Sing Your Pet Bird to Sleep

One of my ferret friends from my days on Ferrets Magazine e-mailed me the other day with a fascinating problem that one of pet bird-owning friends was having with her parrot. I sent the e-mail to editor Laura Doering to cover in a future issue of BIRD TALK magazine. However, one thing that struck me in the e-mail was how the pet bird owner sung a lullaby to her parrot every night — and her parrot seemed to really enjoy it. It was part of their daily routine.

Of course, I immediately thought, “I am a horrible pet bird owner.” Every night, I turn off the light in the cockatiels’ room and tiels whistle good night. I tell them good night and that I love them. It has worked for us for 17 years. Now Deacon, the blue-headed Pionus parrot I adopted this year, and I don’t really have a bedtime routine. I say, “Night, night, Deacon.” I tap his platform inside his cage and, if he is in a benevolent mood, he swings off the cage door and climbs into his cage to the perch platform. I’ve put a mirror and a cuddle buddy next to the platform and he sleeps there — happily, I guess — every night. I then cover his bird cage and sometimes he says, “Hello, Deacon,” which is pretty much all he says.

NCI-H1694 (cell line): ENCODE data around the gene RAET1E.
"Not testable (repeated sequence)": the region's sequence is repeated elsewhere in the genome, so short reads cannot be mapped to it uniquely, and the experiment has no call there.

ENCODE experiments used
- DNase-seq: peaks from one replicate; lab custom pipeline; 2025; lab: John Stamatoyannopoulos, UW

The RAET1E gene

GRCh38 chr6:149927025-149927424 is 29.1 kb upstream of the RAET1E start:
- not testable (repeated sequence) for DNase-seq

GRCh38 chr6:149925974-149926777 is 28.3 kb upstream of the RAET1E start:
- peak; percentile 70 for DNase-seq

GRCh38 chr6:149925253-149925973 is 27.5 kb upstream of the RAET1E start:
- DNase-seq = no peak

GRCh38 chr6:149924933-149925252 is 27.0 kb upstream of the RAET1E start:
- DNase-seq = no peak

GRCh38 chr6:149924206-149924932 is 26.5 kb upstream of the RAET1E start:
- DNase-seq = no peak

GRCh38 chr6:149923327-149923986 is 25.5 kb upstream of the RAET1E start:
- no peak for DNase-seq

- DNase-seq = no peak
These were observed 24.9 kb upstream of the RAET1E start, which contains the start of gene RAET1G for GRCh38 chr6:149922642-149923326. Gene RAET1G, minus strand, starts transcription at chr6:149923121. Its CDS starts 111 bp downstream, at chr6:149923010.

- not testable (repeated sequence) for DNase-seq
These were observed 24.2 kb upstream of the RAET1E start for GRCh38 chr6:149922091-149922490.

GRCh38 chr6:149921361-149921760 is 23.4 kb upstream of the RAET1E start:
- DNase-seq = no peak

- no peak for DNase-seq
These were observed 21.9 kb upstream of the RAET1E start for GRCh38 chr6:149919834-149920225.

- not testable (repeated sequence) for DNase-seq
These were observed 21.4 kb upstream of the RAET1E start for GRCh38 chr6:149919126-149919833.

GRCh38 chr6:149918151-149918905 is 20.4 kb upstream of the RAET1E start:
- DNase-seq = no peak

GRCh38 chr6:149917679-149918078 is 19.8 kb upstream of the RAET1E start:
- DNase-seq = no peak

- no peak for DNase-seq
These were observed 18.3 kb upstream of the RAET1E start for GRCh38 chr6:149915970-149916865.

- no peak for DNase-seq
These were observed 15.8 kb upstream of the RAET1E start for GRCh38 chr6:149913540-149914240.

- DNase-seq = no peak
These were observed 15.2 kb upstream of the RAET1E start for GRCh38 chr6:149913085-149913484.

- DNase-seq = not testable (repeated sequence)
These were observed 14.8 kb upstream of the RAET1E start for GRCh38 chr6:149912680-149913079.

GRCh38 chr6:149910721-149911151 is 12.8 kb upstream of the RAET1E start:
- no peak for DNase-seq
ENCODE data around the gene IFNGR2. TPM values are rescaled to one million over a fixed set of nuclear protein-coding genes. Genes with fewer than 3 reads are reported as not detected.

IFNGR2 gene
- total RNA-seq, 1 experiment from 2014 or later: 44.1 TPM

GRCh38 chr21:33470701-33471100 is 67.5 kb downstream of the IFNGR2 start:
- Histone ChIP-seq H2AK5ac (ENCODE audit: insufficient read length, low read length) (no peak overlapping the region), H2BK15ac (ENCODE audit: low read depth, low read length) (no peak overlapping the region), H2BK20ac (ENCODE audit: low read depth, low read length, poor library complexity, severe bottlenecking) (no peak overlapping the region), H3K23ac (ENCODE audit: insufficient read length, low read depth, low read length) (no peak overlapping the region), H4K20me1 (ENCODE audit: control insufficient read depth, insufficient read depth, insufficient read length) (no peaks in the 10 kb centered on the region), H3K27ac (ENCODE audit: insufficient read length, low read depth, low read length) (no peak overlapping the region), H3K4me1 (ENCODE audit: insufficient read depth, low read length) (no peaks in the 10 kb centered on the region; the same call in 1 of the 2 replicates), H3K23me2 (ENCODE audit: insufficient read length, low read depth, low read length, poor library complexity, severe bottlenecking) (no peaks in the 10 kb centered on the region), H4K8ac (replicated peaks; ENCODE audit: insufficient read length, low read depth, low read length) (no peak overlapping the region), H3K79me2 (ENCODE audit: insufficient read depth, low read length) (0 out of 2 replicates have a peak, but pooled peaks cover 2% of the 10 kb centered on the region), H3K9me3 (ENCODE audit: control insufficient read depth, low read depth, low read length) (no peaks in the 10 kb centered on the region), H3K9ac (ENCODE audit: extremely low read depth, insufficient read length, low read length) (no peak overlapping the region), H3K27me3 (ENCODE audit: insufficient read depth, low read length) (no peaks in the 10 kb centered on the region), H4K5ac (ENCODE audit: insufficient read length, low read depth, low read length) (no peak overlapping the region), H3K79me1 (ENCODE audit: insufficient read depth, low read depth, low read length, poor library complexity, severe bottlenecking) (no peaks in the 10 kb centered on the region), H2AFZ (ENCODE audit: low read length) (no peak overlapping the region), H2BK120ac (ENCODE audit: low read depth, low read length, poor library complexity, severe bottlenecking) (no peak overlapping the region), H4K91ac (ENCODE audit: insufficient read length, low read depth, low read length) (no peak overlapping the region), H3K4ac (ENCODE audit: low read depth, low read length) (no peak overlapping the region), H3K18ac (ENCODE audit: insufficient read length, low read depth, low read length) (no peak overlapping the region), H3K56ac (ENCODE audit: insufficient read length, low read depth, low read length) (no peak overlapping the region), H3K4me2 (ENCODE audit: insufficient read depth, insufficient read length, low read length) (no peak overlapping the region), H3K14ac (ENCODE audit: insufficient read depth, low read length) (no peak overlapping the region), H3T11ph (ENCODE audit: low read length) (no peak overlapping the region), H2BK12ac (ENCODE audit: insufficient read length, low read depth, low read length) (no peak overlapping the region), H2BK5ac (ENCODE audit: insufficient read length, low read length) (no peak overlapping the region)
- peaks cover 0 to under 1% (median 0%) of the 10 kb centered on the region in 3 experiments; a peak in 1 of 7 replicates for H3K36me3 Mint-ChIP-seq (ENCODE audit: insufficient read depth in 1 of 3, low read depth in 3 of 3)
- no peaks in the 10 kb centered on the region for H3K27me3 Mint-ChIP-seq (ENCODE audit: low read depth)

So I thought, how about if I sing him a night-night song? What can it hurt? So I made up a little song and I sit on chair next to his bird cage and sing it to him. He is in the bird cage on his perch platform, not yet covered, when I begin to serenade.

Has it brought us closer together? Has he started to sing the song or whistle with me?

Absolutely not. He just looks at me. No reaction.

Hmmm, perhaps he doesn’t like my singing. Oh well, I will keep trying it and perhaps at some point, it may help us bond. My dog Tampa seems to like it, so at least that’s something. Although, I think he just likes to stare at Deacon. (He is a hound.)

Let me know if you have a night-night song. Maybe yours will work better.

 Deacon’s Lullaby
Good night Deacon, good night
Sleep tight, Deacon, sleep tight
I’ll see you in the morning
Tomorrow won’t be boring
So good night, Deacon, night-night

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